Tell us about a healthy sponsorship deal your club has forged with a local business so we can give them a shout out.
We usually associate sport with a healthy and active lifestyle but food and drink companies frequently use sport to promote unhealthy food to kids. Australian children are not protected from unhealthy food sponsorship at any level or age group and this needs to change.
Sports clubs and associations do a great job providing Aussie kids with sporting opportunities but they also have a responsibility to children to provide positive messages about nutrition. Due to limited funding avenues for children’s sport, clubs often resort to sponsorship from junk food and drink companies. The result is that children receive contradictory messages that encourage unhealthy eating behaviours.
It’s a profitable game for marketers
Compared to the cost of television advertising, the promotion of food and drink to children through sports’ sponsorship is relatively inexpensive. Junk food promotion:
Food and drink companies promote to children through sport in a variety of ways. It is not just sponsorship of children’s sport that influences our kids.
Some brands spend hundreds of thousands of dollars each year sponsoring big league sport at a national level. You can imagine the appeal for your child in a particular food or drink if their favourite team or athlete promotes it.
Marketing of unhealthy food and drink through sport can take the form of:
- naming rights for teams and events
- signage at sports club on billboards
- logos on uniforms
- branded merchandise giveaways such as hats and water bottles
- food and drink samples and giveaways including discount vouchers
- free meals at fast food outlet
- promotional fliers for brand or specific products
- logos on printed materials such as welcome kit or club handbook
- sports retailers
- sports clothing and equipment manufacturers
- telecommunications companies
- travel companies
Combating Pester Power
Share your tips for combating Pester Power
Parents do say ‘no’ when children are pestering for the unhealthy food overwhelmingly displayed at supermarket checkouts. However, it’s hard to say no all the time. Parents’ Voice members share top tips for tackling checkout pester power:
- Set clear food boundaries with your kids. Talk about ‘anytime’ and ‘sometimes’ foods.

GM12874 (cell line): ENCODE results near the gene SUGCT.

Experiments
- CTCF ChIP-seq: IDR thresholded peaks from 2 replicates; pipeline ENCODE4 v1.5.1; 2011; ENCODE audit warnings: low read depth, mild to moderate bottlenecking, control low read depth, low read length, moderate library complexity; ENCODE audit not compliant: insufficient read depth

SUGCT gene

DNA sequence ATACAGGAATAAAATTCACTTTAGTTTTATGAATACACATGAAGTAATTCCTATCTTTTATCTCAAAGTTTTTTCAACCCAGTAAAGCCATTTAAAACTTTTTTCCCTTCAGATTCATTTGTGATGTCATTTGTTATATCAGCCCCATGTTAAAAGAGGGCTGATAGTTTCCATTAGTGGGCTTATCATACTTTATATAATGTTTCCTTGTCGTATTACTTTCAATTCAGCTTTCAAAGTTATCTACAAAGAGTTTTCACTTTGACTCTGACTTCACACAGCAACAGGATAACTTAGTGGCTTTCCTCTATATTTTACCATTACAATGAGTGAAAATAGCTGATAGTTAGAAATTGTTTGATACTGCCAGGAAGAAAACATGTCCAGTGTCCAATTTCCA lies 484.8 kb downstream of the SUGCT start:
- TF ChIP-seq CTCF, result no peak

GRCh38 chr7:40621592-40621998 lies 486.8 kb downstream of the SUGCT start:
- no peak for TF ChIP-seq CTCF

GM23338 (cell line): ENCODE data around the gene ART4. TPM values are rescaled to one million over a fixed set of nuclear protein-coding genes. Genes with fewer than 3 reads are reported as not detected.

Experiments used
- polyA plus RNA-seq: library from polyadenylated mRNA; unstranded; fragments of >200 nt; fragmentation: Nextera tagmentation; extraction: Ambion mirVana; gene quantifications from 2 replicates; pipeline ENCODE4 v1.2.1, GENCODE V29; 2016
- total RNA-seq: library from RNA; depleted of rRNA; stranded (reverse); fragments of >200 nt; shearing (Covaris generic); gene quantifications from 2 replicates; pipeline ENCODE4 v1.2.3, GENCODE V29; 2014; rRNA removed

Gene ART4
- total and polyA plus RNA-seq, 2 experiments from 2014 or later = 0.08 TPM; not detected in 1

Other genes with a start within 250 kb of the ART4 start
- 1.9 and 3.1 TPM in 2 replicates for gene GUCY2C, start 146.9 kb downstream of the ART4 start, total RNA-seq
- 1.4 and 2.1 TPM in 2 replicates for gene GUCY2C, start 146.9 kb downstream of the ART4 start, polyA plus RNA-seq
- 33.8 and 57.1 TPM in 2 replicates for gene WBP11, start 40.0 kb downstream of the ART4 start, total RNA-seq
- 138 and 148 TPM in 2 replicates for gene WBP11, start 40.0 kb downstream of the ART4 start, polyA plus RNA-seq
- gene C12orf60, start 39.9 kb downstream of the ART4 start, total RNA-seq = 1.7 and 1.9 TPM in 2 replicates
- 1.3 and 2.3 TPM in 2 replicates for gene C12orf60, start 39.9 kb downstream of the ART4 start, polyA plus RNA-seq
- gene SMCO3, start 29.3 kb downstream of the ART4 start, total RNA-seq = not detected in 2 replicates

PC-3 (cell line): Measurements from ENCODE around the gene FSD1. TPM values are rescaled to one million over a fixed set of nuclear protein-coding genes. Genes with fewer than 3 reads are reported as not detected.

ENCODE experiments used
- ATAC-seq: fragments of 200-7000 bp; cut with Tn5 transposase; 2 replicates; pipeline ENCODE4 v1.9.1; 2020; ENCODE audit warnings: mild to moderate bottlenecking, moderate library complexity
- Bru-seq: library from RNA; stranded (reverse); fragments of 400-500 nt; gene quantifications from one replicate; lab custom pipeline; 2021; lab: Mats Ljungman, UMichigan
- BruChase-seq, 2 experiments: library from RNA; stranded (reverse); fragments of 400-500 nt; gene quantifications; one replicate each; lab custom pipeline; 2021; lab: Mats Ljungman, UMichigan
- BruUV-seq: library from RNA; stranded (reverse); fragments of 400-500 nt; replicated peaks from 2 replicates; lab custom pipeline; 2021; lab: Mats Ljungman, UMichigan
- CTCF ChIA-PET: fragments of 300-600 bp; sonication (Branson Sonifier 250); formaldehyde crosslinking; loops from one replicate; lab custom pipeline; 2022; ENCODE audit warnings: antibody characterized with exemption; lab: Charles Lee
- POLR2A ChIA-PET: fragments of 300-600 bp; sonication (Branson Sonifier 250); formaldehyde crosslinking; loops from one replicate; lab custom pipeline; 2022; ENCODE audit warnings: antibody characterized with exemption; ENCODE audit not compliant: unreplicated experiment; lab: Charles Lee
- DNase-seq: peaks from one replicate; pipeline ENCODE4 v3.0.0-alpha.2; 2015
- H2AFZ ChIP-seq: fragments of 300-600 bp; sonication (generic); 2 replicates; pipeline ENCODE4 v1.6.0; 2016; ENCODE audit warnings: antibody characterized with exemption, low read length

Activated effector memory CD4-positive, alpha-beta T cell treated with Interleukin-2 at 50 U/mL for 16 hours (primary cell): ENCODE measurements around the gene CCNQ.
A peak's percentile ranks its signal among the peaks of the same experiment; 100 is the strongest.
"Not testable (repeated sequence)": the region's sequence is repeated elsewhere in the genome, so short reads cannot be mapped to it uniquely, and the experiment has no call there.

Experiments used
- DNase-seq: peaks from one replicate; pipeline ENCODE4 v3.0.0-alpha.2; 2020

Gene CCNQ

- Be strong when ‘pester power’ kicks in! Persistent nagging is a powerful tool for kids to get what they want and giving in reinforces this behaviour.
- Read nutrition labels with your children. Talk about the ingredients and where food comes from.
- Let your kids take part in the grocery shopping by asking them to pick out healthy foods or collect the ingredients for a healthy meal.
- Be a good role model. Buy, eat and prepare foods that you want your children to eat.
- Talk about advertising and marketing tricks with older kids.
When they are too young to reason with:
- Only take little ones shopping on a full belly.
- Take toys or books along to occupy hands and minds at the checkout.
- Don’t introduce lollies etc. too soon – kids don’t know they exist until we introduce them or they get old enough to discover them.
Is their an ad, app or promotion that you feel is promoting junk food or unhealthy beverages to your children? Tell us about it and we will help you hold the advertiser accountable.
The regulatory system for food and drink marketing to children is complex and does not adequately protect our kids from the large amount of persuasive food and drink marketing.
Most Australian food and beverage companies claim to market to children responsibly however, the regulation of this practice is jointly administered by the television, advertising and food industries. Unfortunately, industry self-regulation is not working.
The World Health Organisation is calling for governments to step in restrict junk food marketing to kids to help curb childhood obesity. Only further regulations will sufficiently change the food marketing environment to reduce the negative influence on children’s eating habits.
Parents’ Voice supports:
- a ban on all television advertisements for unhealthy foods during children’s peak TV viewing times (from 6-9am and 4-9pm on weekdays, and 6am-12pm and 4-9pm on weekends).
- restrictions on other forms of marketing unhealthy foods and drinks to children, including endorsements by celebrities and characters, premium offers (such as collectable toys or on-pack competitions), cinema, print and online advertising.
You can hold the food and beverage industry accountable by: